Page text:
Senior Egyptian intelligence officials who visited the Gaza Strip on Saturday reportedly asked Hamas leaders to halt the weekly mass demonstrations along the border with Israel.
The Egyptian delegation, headed by Sameh Nabil, who is in charge of the Palestinian portfolio in Egypt’s General Intelligence Service, entered the Gaza Strip through the Erez border crossing with Israel.
A Palestinian Authority official in Ramallah said that the Egyptian officials demanded during their talks with Hamas leaders in Gaza City that the terror group end the protests, which began three weeks ago as part of the so-called March of Return.
“The Egyptians are worried that the confrontations along the border between the Gaza Strip and Israel could lead to a serious deterioration,” the official told The Times of Israel. “The Egyptians are also concerned that the clashes could move to the border between the Gaza Strip and Egypt.”
Egypt has refused to open the Rafah border crossing with the Gaza Strip on a permanent basis, a decision that has drawn sharp criticism from Palestinians living in the coastal enclave.
Unconfirmed reports in a number of Arab media outlets in the past few days said that Egypt has been pressuring Hamas to halt the “March of Return” in exchange for easing travel restrictions at the Rafah crossing.
Adel Abed Al Rahman, spokesperson for the Egyptian delegation that visited the Gaza Strip, said that the talks with the Hamas leaders focused on the issue of “reconciliation” between the terror group and Mahmoud Abbas’s ruling Fatah faction.
Hamas and Fatah signed a reconciliation agreement in Cairo in October 2017 in which they pledged to end their differences and pave the way for achieving Palestinian unity. However, the two rival parties have since failed to reach understandings on the implementation of the Egyptian-brokered deal, and continue to hold each other responsible for its failure.
Abbas has accused Hamas of failing to hand full control of the Gaza Strip over to his Ramallah-based government. He has also threatened to impose new sanctions on Hamas unless it complies with his demands.
Hamas, for its part, has accused Abbas of failing to lift sanctions he imposed on the Gaza Strip last year, including suspending payments to thousands of civil servants. Hamas has also rejected Abbas’s demand to allow his security forces to deploy in the Gaza Strip.
Egyptian intelligence officials who were trying to mediate between Hamas and Fatah left the Gaza Strip shortly after last month’s attempt on the life of Rami Hamdallah, the PA prime minister. Hamdallah’s convoy was targeted by a roadside bomb as he was on his way to inaugurate a water waste plant in the northern Gaza Strip. Neither he nor PA General Intelligence Chief Majed Faraj, who was also in the convoy, were hurt.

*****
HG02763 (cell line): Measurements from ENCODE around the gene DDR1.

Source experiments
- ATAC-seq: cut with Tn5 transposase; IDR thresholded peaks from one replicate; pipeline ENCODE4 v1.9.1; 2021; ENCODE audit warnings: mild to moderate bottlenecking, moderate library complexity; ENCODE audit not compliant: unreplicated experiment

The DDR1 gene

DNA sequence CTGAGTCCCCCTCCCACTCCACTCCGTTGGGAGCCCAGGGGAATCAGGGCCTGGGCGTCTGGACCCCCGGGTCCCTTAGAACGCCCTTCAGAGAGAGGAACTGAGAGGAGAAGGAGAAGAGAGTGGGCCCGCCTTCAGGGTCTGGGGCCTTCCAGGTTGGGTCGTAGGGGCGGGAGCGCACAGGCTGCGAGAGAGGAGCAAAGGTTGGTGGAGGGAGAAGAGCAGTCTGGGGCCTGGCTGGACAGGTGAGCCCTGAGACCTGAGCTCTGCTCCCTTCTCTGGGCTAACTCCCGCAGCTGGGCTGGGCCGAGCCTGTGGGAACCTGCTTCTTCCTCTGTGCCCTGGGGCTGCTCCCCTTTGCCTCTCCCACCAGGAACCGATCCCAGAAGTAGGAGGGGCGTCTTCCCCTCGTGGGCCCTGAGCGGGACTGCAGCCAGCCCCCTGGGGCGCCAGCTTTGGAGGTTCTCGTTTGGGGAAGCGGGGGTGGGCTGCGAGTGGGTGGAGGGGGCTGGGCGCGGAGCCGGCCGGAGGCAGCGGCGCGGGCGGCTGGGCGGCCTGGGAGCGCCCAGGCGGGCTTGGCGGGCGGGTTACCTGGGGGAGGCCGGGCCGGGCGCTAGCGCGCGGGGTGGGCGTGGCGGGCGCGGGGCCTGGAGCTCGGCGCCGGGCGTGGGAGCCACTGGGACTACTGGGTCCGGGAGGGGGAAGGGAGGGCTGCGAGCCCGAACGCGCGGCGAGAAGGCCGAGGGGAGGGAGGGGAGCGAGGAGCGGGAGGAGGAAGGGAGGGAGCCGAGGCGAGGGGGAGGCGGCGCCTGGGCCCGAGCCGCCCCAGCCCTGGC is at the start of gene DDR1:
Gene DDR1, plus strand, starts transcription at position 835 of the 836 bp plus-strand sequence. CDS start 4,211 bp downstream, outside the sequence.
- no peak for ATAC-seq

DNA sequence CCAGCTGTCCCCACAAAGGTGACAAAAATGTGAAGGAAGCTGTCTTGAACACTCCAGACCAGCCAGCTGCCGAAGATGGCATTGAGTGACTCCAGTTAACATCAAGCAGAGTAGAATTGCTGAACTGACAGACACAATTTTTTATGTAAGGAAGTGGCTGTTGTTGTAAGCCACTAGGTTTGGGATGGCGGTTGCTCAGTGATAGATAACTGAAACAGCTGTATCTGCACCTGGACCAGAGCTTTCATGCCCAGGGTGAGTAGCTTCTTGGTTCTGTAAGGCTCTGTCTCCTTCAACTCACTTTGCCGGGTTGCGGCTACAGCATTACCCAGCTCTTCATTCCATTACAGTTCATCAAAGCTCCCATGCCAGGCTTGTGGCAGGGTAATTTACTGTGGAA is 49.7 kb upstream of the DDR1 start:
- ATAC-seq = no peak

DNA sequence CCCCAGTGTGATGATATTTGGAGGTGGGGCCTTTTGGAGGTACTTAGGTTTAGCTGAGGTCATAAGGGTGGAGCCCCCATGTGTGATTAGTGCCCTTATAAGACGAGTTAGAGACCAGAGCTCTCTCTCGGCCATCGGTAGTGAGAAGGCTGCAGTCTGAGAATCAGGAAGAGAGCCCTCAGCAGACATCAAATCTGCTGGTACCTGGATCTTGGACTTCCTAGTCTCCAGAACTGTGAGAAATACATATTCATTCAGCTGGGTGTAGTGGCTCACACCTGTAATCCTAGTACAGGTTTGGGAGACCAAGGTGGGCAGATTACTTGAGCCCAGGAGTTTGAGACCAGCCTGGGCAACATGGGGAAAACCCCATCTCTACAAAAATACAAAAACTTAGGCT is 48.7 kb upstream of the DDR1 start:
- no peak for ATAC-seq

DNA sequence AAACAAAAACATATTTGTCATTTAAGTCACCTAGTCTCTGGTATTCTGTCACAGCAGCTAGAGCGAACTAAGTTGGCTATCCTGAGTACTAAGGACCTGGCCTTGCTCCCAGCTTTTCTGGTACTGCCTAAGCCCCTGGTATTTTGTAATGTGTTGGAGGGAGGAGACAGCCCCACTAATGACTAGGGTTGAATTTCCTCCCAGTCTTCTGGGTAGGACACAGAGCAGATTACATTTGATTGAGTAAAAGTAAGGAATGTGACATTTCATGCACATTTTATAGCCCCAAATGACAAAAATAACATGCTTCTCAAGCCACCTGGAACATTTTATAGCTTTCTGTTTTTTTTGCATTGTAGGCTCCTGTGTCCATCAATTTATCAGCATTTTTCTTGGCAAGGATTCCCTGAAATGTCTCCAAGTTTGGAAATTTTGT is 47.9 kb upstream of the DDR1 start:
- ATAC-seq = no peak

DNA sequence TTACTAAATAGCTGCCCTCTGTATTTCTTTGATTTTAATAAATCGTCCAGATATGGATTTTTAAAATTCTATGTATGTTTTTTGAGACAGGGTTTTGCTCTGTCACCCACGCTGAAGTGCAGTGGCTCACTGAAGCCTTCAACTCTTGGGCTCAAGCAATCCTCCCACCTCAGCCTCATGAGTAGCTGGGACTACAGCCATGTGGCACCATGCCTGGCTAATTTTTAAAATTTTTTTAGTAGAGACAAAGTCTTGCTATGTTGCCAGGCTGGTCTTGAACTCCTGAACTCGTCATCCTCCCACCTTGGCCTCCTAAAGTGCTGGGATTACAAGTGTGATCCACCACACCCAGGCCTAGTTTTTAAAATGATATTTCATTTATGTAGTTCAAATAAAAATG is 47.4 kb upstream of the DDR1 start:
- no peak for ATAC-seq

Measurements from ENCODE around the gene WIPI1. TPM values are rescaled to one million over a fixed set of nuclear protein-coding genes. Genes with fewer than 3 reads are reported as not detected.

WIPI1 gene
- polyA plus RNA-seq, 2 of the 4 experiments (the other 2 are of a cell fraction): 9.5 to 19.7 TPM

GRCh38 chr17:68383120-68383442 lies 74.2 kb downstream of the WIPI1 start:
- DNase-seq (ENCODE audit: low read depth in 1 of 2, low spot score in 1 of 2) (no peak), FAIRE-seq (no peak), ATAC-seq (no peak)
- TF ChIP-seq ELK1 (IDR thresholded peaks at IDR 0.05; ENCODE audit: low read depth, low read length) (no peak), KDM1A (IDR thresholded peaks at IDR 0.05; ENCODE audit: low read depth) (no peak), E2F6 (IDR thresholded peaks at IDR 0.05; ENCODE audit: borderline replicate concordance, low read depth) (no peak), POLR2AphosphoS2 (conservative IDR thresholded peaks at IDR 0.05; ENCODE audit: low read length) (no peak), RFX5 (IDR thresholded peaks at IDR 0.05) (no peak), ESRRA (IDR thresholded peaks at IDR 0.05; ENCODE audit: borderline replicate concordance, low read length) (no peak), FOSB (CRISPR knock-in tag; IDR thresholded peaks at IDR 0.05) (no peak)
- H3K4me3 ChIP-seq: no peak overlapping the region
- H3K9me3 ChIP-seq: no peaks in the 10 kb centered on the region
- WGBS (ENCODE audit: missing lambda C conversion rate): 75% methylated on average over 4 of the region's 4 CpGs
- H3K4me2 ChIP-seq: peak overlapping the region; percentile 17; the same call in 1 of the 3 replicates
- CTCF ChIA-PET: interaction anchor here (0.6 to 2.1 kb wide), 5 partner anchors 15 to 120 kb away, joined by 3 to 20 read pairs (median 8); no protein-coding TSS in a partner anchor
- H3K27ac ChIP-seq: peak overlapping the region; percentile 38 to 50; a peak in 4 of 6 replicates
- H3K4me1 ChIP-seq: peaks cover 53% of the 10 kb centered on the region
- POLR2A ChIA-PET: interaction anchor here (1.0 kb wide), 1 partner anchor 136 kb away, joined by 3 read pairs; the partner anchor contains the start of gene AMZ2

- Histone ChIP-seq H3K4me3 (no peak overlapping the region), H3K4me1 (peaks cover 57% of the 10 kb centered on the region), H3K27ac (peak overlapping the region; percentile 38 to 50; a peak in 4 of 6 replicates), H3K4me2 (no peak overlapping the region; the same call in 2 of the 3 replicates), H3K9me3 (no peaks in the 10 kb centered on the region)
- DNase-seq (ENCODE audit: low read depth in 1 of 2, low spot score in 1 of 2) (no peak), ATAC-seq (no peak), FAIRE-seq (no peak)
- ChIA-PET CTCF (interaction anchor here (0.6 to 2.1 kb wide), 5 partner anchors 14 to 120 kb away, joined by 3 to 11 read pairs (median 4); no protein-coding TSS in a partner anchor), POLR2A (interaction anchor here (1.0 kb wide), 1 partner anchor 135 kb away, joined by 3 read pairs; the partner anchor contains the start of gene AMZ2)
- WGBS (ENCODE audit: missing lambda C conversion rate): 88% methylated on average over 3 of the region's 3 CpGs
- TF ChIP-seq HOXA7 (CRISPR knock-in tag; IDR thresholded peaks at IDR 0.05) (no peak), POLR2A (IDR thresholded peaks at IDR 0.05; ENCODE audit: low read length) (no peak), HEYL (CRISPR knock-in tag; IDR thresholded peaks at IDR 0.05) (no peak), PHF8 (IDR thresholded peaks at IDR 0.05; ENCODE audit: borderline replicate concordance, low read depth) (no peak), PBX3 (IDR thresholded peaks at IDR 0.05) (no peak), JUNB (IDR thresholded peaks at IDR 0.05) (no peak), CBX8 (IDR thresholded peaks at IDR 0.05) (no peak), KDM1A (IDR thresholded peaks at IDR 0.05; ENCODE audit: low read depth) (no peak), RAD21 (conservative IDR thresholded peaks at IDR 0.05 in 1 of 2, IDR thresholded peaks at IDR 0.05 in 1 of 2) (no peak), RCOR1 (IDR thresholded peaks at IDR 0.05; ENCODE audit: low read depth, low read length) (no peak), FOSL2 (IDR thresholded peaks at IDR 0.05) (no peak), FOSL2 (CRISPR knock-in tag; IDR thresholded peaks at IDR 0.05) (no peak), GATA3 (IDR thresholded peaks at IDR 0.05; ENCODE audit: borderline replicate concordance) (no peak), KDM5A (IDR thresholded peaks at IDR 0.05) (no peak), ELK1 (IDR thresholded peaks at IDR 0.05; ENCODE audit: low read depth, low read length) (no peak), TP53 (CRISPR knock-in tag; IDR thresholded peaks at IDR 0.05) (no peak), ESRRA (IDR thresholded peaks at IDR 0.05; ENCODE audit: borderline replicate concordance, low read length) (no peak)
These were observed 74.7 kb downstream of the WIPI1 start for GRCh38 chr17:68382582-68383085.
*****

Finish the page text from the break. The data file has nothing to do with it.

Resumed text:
Hamas officials refused to comment on the claim that the Egyptians were pressuring them to halt the “March of Return.”
However, shortly after the Egyptian officials left the Gaza Strip, Khalil al-Hayya, a senior Hamas official, announced that the mass demonstrations would continue “until they achieve their real goals.”
The protests, Hayya said, will continue until May 15, when Palestinians mark Nakba Day, the Gregorian calendar date for Israel Independence Day.
“Our Palestinian people will continue the marches and the intifada against the Israeli occupation until they achieve the right of return,” Hayya said, referring to the demand that Israel allow Palestinian refugees and their descendants to return to their former homes inside Israel.
“The burning of the Israeli flag [during the third Friday of the demonstrations] is proof that we don’t recognize this flag and its owners.”
On Friday, at least 10,000 Gazans took part in large-scale demonstrations, with the Israeli military saying protesters hurled an explosive device and firebombs at Israeli troops deployed at the border, as well as making “several attempts” to damage the fence between Israel and Gaza and cross over into Israeli territory.
Protesters torched tires and burned large Israeli flags, as well as posters of Israel’s prime minister and defense minister. Large plumes of black smoke from burning tires rose into the sky. They also burned pictures of US President Donald Trump and Saudi Crown Prince Mohammed bin Salman.
Last Friday, about 20,000 Palestinians took part in the demonstrations, with the previous week attracting an estimated 30,000.
More than 30 Palestinians have been killed in the clashes over the part three weeks, according to Hamas-run health authorities. Hamas has acknowledged that several of those killed were its members, and Israel has identified other fatalities as members of terrorist groups.
Times of Israel staff and agencies contributed to this report.